Six Flags Over Texas

Six Flags Over Texas attracts thousands of visitors every year, which has helped make Arlington the entertainment capital of Texas with its thrilling rides, great food, entertaining marquee shows and underwater adventures. Featuring 11 showcase hotels and numerous rides and attractions, Six Flags offers an exciting, action-packed vacation for all ages. The Nickelodeon’s SpongeBob SquarePants ride plunges guests underwater and riders equipped with 3-D glasses are in for a stinging surprise. Meanwhile, for those who enjoy the jolt of a roller coaster, Six Flags introduces the Titan where the three-and-a-half-minute ride spirals into a 120-foot tunnel with unexpecting twists and turns. Undoubtedly, visitors who seek a Texan-style approach to entertainment will find exactly what they’re looking for at Six Flags Over Texas.

Six Flags Hurricane Harbor

Six Flags Hurricane Harbor is one of the largest water parks in southern Texas with over three million gallons of invigorating water and more than 26 water-slides. A favorite family water park for generations, Hurricane Harbor also offers interactive adventures such as the Hook’s Lagoon that features 5-stories of net ladders, water slides and more. If visitors want to dry-off from being drenched with the buckets of water at the Lagoon, then Boogie Beach provides a sand area for dry sporting events such as volleyball. Guests can also experience surfing on simulated water on the Surf Rider or simply relax on the Lazy River and soak up the sun.

Aside from the amusement parks, Arlington also hosts a variety of annual events such as Texas Scottish Festival in June, the Annual Independence Day Parade on July fourth and the Saturday Nature Walks and Animal Presentations from June through February.

Visitors who are interested in a variety of sports will undoubtedly enjoy spending time at the Putt-Putt Entertainment Center. The center is filled with numerous fun activities such as the championship putting course, the race track for go-cart racing and state-of-the-art batting cages. The game rooms provide guests with the ultimate arcade gaming experience with its latest pinball and redemption games. The 16 flavors of ice cream are also a highlight that visitors must ensure they indulge themselves in.

Another favorite attraction that defines Arlington as Fun Central is the Palace of Wax and Ripley’s Believe It or Not! Museum. While the Palace of Wax features an exhibition of wax figures with themes of Hollywood, history, religion and more, visitors to this museum also have the chance to tour the figure-making studio to see wax pieces under construction. Other themed exhibits also help re-create historical moments in time. For those who prefer witnessing the weird, strange or just plain scary, The Ripley’s Believe It or Not! The museum is a perfect attraction to visit. Featuring galleries of oddities and illusions by Robert L. Ripley, a famous eccentric illustrator, and cartoonist, this museum fascinates visitors of all ages.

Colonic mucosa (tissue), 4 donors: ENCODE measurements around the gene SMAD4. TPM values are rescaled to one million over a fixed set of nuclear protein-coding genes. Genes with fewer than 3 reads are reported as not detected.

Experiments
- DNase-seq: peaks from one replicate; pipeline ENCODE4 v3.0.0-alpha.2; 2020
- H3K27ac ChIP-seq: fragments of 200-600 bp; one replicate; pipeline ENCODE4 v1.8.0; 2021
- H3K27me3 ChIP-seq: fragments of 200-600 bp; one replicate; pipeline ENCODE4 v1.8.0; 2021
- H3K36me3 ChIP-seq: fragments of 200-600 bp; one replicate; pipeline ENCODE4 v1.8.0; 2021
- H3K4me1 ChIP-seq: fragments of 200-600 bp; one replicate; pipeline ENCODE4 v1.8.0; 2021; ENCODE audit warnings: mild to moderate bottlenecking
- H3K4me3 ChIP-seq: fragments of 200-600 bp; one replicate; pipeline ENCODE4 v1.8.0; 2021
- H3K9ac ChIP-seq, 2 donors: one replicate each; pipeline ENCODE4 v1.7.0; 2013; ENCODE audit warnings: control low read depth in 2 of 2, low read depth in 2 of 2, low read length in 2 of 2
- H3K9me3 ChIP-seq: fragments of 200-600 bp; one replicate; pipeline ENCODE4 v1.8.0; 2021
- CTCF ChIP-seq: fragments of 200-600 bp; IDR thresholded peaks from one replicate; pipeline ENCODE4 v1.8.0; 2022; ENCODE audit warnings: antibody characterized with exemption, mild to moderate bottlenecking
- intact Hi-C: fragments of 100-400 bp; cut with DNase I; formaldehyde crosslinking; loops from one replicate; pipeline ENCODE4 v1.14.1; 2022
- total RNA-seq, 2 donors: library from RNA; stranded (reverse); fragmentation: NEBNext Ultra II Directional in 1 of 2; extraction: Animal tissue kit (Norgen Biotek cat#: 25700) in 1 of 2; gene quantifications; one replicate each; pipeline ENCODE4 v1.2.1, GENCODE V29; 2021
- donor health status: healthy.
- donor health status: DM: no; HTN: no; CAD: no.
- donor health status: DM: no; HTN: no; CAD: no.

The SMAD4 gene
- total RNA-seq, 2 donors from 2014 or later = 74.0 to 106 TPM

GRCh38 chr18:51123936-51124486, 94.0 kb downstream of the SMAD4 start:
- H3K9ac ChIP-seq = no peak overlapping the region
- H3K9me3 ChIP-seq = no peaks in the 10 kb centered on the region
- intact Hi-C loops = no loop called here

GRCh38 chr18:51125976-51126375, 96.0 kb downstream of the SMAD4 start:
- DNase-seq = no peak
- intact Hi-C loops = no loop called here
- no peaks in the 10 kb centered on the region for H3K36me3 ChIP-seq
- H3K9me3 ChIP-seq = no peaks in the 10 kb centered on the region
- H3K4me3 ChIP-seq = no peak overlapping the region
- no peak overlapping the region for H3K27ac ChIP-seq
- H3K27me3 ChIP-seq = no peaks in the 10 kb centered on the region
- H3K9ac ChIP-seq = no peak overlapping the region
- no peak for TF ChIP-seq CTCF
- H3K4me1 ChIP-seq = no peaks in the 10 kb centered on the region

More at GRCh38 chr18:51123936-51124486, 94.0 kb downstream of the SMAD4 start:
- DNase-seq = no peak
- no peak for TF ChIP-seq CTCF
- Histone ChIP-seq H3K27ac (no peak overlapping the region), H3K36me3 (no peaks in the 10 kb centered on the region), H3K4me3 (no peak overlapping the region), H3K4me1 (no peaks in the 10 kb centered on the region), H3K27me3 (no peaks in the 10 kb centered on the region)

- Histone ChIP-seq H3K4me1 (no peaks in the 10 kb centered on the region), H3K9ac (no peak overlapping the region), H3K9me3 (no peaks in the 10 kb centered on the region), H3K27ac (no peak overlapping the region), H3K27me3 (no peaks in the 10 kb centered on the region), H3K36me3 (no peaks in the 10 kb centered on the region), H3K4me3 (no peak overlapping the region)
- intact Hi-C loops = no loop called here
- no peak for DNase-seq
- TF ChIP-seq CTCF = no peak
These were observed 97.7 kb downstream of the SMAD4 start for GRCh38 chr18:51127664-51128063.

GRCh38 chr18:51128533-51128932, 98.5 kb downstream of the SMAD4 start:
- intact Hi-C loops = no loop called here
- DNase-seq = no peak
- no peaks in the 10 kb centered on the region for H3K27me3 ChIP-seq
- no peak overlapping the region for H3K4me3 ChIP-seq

Natural Parks

The River Legacy Parks Science Center & Trails is an integration of nature and wildlife with an educational center. Located on the Trinity River, the park consists of paved hiking trails, picnic areas, The Legacy Pavilion, and river overlooks. The 12,000-square-foot Living Science Center exhibits the preservation of wildlife and ecology while embracing the art of sustainable design. The main goal of the center is to educate visitors about the architecture as well as the conservation of wildlife through its wide interactive collection. Lake Arlington is located on Village Creek in Tarrant County and is the site of recreational activities such as picnics on hill areas or boating and fishing on the lake. A variety of fish can be found living in the reservoir, including the largemouth bass and white bass. A tributary of the West Fork Trinity River, this reservoir is also used for local municipal and industrial water supply.

Sports

Fans of Major League Baseball have the opportunity to watch the Texas Rangers at the Ameriquest Field in Arlington from April through October. The ballpark is home to the Rangers and was the site of the 1995 All-Star game. Also open to visitors is the Legends of the Game Museum, located at Ameriquest Field where souvenir items and collectibles can be purchased. The museum also features items that reflect the history of baseball and the Texas Rangers.

Arlington also hosts Championship Fantasy Racing every season giving car racing fans a chance to either participate in a race or watch the competition. The racing season is split into sessions when drivers and leagues also have the opportunity to enter in special events. Souvenir stands are set up for racing fans who are interested in purchasing collectibles and other memorabilia.

Museums

Texas contemporary art is proudly celebrated and showcased at the Arlington Museum of Art. A must-see when in Arlington, visitors to this grand museum have the opportunity to participate in Art Talk seminars and view the vast art collections in the galleries. Conveniently located in downtown Arlington, this museum is decorated with a sophisticated artistic backdrop, which is perfect for weddings and other special events. An abundance of family and children’s art programs are also offered by the museum, creating a fun learning center for all ages. The museum also provides educational materials such as self-guided texts to explore the numerous shows and workshops that are offered.